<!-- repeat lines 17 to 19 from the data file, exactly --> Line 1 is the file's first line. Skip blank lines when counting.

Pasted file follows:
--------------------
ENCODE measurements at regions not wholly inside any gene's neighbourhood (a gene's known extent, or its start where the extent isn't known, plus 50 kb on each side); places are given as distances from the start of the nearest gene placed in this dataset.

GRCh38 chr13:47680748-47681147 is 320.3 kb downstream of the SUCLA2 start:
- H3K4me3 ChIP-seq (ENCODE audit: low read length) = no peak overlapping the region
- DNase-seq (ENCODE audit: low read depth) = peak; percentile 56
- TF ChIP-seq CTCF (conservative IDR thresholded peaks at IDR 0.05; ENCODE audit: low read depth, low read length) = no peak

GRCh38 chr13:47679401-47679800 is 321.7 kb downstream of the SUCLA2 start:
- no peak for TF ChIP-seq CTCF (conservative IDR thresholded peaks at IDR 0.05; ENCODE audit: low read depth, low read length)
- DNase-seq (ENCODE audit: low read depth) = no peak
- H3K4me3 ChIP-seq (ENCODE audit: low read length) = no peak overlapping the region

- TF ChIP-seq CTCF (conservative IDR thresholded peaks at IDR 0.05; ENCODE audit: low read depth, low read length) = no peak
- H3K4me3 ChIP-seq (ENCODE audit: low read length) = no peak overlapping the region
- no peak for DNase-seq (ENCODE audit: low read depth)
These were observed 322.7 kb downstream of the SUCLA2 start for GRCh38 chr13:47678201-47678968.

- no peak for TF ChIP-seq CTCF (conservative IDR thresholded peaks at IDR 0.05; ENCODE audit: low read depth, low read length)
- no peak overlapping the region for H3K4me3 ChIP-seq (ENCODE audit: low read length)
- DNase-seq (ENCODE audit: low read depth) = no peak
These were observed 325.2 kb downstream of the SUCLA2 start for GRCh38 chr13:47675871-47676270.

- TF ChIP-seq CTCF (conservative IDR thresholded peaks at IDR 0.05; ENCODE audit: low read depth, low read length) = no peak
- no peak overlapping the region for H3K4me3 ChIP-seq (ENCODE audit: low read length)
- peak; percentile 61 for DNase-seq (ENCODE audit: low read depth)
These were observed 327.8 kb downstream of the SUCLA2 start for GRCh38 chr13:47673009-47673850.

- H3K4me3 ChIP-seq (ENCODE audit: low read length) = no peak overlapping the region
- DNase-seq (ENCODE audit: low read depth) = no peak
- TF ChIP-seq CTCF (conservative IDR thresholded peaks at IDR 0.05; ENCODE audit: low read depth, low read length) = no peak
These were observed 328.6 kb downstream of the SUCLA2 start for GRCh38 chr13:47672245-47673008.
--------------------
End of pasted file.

These were observed 325.2 kb downstream of the SUCLA2 start for GRCh38 chr13:47675871-47676270.

- TF ChIP-seq CTCF (conservative IDR thresholded peaks at IDR 0.05; ENCODE audit: low read depth, low read length) = no peak
- no peak overlapping the region for H3K4me3 ChIP-seq (ENCODE audit: low read length)